4. Omega 3 fatty acids may be beneficial for overweight cats, and algae oil is an environmentally sustainable alternative to marine fish oil for Omega 3s.
Dr. Camila Baptista da Silva, ECVCN Resident at Ghent University, began her mini review on omega 3 fatty acids and overweight cats, by reminding us that 60% of cats in North America are estimated to be overweight or obese.
She went on to discuss how obesity leads to low grade chronic inflammation throughout the entire body, and how obese cats may develop diabetes as a result. For this reason, cats are considered good models for studying diabetes in humans. However, cats will not develop other co-morbidities or health conditions related to obesity that humans might, such as cardiovascular disease. Dr. Baptista da Silva discussed that this is due to differences in adiponectin release between the two species.
“In both lean and obese cats, the amount of adiponectin would be low. Showing us that cats in general do have a lower ability to process glucose, and a higher predisposition to obesity, insulin resistance and visceral obesity-induced lipid metabolism abnormality.”
Dr. Baptista da Silva cited research stating that insulin sensitivity would be decreased by 50% in obese cats versus lean cats. She mentioned that “When we think about obesity, our aim is to decrease the inflammation that is causing the insulin resistance. We need some strategies to modulate adipokine secretion and synthesis. If we use omega 3-fatty acids, in the obese state, what we are going to see is that there is going to be a decrease in the inflammatory adipokines and an increase in the anti-inflammatory adipokines…. In the end, we are going to have a lower state of inflammation in the body and increased insulin sensitivity.”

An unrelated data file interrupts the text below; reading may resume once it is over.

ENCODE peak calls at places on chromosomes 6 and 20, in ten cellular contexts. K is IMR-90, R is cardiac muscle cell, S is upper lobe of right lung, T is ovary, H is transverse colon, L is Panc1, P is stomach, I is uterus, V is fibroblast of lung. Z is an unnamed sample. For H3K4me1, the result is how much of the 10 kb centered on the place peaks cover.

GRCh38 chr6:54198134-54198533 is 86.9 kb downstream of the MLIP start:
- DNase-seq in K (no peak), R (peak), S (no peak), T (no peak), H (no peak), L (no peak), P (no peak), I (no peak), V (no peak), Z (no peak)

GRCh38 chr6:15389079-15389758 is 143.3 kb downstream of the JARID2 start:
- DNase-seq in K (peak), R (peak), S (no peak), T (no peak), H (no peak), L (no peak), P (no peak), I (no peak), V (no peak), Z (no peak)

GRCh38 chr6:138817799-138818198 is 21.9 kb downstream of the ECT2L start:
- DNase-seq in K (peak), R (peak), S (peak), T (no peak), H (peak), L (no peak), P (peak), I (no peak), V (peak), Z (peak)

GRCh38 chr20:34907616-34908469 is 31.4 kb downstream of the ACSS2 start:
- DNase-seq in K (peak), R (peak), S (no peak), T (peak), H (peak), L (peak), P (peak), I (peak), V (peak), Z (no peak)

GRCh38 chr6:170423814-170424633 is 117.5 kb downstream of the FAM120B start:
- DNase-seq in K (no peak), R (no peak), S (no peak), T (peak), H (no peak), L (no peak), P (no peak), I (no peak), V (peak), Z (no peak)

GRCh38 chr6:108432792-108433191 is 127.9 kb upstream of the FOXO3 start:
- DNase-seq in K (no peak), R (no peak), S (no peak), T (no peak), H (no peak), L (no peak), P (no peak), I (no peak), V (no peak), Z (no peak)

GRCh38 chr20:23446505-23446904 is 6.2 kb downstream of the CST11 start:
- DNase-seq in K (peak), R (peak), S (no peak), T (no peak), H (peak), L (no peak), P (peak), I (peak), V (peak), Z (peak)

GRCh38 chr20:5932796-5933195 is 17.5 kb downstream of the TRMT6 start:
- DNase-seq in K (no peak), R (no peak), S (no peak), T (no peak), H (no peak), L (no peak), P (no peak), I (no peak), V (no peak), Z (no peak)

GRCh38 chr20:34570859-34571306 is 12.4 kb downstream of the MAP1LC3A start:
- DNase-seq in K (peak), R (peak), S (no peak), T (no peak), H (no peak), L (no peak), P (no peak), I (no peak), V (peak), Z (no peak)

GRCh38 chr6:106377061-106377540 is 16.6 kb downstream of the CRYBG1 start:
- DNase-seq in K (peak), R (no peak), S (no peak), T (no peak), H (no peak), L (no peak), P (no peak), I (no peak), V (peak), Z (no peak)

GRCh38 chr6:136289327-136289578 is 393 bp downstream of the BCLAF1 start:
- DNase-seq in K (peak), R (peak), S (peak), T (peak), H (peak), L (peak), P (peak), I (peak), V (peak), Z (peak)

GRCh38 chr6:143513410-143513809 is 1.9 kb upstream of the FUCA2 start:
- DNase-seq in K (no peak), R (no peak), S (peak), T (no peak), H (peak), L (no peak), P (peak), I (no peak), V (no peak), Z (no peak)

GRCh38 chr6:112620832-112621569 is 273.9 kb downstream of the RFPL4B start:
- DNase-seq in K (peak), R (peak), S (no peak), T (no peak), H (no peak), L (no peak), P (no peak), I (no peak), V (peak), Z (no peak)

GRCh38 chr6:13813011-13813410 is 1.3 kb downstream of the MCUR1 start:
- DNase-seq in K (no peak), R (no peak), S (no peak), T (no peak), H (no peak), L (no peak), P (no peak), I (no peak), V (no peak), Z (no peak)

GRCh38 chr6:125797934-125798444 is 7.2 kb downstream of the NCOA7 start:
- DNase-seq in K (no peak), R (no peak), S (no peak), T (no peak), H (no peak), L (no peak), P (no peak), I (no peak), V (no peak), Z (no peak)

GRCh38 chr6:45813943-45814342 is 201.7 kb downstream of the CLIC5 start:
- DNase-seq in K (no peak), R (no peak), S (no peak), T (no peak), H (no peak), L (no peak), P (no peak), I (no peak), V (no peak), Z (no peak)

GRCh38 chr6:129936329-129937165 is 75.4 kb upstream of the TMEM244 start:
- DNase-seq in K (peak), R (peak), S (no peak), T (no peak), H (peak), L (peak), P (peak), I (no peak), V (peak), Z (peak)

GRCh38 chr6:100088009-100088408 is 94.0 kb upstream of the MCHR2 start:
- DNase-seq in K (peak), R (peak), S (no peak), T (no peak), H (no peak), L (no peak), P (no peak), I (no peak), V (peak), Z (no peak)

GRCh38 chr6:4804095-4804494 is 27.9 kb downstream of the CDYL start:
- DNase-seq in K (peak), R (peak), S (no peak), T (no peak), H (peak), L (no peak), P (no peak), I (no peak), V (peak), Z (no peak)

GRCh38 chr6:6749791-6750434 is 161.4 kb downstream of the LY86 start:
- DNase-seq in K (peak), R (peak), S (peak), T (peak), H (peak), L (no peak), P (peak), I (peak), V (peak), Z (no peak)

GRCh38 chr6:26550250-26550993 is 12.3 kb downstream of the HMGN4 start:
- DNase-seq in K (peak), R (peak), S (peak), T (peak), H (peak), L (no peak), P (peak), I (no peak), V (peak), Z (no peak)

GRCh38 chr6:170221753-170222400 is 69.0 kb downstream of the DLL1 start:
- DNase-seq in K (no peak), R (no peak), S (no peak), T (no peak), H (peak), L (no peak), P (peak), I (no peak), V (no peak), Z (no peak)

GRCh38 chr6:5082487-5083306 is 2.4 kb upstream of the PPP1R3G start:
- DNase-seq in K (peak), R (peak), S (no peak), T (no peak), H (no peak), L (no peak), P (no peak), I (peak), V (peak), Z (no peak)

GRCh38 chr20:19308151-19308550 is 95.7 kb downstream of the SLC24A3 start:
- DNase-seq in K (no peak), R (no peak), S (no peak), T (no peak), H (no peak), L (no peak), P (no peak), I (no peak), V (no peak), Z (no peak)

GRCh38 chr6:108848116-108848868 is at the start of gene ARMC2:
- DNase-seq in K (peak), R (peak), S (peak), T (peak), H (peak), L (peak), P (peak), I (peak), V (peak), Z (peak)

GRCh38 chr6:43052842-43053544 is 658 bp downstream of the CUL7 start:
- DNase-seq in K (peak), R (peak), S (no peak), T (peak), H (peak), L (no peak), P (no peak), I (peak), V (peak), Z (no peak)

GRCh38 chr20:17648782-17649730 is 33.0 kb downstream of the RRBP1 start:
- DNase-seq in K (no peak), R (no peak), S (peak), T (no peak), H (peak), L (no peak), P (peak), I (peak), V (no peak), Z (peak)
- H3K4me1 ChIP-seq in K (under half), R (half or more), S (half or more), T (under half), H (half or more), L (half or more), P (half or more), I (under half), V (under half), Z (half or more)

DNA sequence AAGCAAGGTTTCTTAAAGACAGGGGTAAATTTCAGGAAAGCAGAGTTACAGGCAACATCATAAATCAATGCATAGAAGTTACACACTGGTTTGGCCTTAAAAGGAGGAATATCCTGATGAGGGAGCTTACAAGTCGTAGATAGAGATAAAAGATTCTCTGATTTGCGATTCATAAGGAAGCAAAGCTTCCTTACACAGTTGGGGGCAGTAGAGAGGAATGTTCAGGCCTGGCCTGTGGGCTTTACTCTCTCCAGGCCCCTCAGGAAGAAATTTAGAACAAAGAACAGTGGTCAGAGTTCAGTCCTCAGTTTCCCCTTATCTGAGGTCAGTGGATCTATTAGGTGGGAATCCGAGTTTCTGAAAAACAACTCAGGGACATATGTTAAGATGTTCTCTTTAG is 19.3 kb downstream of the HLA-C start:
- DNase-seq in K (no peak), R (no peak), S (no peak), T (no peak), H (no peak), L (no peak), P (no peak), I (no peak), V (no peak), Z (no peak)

She presented research from obese human and rodent models that demonstrated how omega 3 fatty acids would increase adiponectin and decrease leptin from circulation. All the data shows us that omega 3 fatty acids attenuate inflammation.
Dr. Baptista da Silva’s presentation was followed by Dr. John Bauer, Professor Emeritus at Texas A&M, who asked the question: “Are our global fish stocks environmentally sustainable to meet the global demands for the long chain omega-3 fatty acids?” He suggested that “The availability of algae sources, is potentially a suitable alternative to providing long chain omega 3s [that are in such high demand worldwide]”
Dr. Bauer presented the results of a dose response study, showing that algae oil has equivalent plasma enrichment to marine fish oil in dogs and cats. He said this oil was safe and palatable for dogs and cats in various stages of their life. Overall demonstrating that this is a waste-free and sustainable alternative to marine fish oil.
5. Smart feeders and digital scales are considered valuable by pet owners during feline weight loss trials and may lead to significantly higher weekly weight loss.
Dr. Barr Hadar, PhD candidate at the Ontario Veterinary College, gave a poster presentation highlighting the use of home pet technology in multiple cat household weight loss programs in the US and Canada.
The objective of this research was to determine whether a home pet technology ecosystem is an effective tool in a feline weight loss program in multiple cat households.
A randomized clinical trial was performed, comparing two weight loss intervention groups for 12 weeks. The two groups consisted of a standard weight loss group and a technology-enhanced weight loss group. The technology-enhanced group was provided with a pet health technology ecosystem, which included a smart feeder, activity monitor, pet treat camera and digital scale.
Following the trial, pet owners reported high satisfaction with the pet health technology ecosystem. Of the tools provided, the smart feeder was found to be the most valuable by pet parents, followed by the digital scale.